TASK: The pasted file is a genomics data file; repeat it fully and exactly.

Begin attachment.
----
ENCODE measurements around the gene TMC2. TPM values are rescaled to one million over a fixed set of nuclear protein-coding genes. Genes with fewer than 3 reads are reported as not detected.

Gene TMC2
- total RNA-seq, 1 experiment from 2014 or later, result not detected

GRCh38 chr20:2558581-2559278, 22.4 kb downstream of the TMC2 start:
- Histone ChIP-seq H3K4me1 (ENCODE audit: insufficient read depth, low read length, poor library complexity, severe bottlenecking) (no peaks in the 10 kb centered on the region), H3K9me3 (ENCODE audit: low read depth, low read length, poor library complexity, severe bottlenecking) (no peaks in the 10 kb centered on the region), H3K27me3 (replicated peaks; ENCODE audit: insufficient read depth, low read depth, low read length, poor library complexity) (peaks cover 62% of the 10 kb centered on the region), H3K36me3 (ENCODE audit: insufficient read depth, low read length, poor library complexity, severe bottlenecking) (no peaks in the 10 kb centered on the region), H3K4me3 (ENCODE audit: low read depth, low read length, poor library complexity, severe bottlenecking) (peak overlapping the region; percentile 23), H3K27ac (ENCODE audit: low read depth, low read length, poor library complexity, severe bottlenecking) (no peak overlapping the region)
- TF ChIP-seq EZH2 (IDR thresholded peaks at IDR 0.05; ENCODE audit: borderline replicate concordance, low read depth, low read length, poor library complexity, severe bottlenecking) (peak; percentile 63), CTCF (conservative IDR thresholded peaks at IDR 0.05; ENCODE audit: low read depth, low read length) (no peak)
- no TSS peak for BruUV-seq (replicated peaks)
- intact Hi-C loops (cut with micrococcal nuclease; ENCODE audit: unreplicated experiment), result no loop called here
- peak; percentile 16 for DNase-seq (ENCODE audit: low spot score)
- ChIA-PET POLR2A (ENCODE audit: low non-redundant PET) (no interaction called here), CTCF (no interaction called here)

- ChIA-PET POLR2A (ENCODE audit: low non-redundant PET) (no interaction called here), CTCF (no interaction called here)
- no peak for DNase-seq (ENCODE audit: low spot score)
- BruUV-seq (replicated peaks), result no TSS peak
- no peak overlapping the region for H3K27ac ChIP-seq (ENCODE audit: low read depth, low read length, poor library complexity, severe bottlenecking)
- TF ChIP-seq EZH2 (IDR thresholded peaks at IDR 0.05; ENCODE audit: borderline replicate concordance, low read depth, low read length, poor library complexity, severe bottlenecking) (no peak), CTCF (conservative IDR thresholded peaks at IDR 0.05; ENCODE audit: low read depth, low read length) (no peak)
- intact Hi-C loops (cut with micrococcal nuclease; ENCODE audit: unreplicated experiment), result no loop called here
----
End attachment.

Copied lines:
ENCODE measurements around the gene TMC2. TPM values are rescaled to one million over a fixed set of nuclear protein-coding genes. Genes with fewer than 3 reads are reported as not detected.

Gene TMC2
- total RNA-seq, 1 experiment from 2014 or later, result not detected

GRCh38 chr20:2558581-2559278, 22.4 kb downstream of the TMC2 start:
- Histone ChIP-seq H3K4me1 (ENCODE audit: insufficient read depth, low read length, poor library complexity, severe bottlenecking) (no peaks in the 10 kb centered on the region), H3K9me3 (ENCODE audit: low read depth, low read length, poor library complexity, severe bottlenecking) (no peaks in the 10 kb centered on the region), H3K27me3 (replicated peaks; ENCODE audit: insufficient read depth, low read depth, low read length, poor library complexity) (peaks cover 62% of the 10 kb centered on the region), H3K36me3 (ENCODE audit: insufficient read depth, low read length, poor library complexity, severe bottlenecking) (no peaks in the 10 kb centered on the region), H3K4me3 (ENCODE audit: low read depth, low read length, poor library complexity, severe bottlenecking) (peak overlapping the region; percentile 23), H3K27ac (ENCODE audit: low read depth, low read length, poor library complexity, severe bottlenecking) (no peak overlapping the region)
- TF ChIP-seq EZH2 (IDR thresholded peaks at IDR 0.05; ENCODE audit: borderline replicate concordance, low read depth, low read length, poor library complexity, severe bottlenecking) (peak; percentile 63), CTCF (conservative IDR thresholded peaks at IDR 0.05; ENCODE audit: low read depth, low read length) (no peak)
- no TSS peak for BruUV-seq (replicated peaks)
- intact Hi-C loops (cut with micrococcal nuclease; ENCODE audit: unreplicated experiment), result no loop called here
- peak; percentile 16 for DNase-seq (ENCODE audit: low spot score)
- ChIA-PET POLR2A (ENCODE audit: low non-redundant PET) (no interaction called here), CTCF (no interaction called here)

- ChIA-PET POLR2A (ENCODE audit: low non-redundant PET) (no interaction called here), CTCF (no interaction called here)
- no peak for DNase-seq (ENCODE audit: low spot score)
- BruUV-seq (replicated peaks), result no TSS peak
- no peak overlapping the region for H3K27ac ChIP-seq (ENCODE audit: low read depth, low read length, poor library complexity, severe bottlenecking)
- TF ChIP-seq EZH2 (IDR thresholded peaks at IDR 0.05; ENCODE audit: borderline replicate concordance, low read depth, low read length, poor library complexity, severe bottlenecking) (no peak), CTCF (conservative IDR thresholded peaks at IDR 0.05; ENCODE audit: low read depth, low read length) (no peak)
- intact Hi-C loops (cut with micrococcal nuclease; ENCODE audit: unreplicated experiment), result no loop called here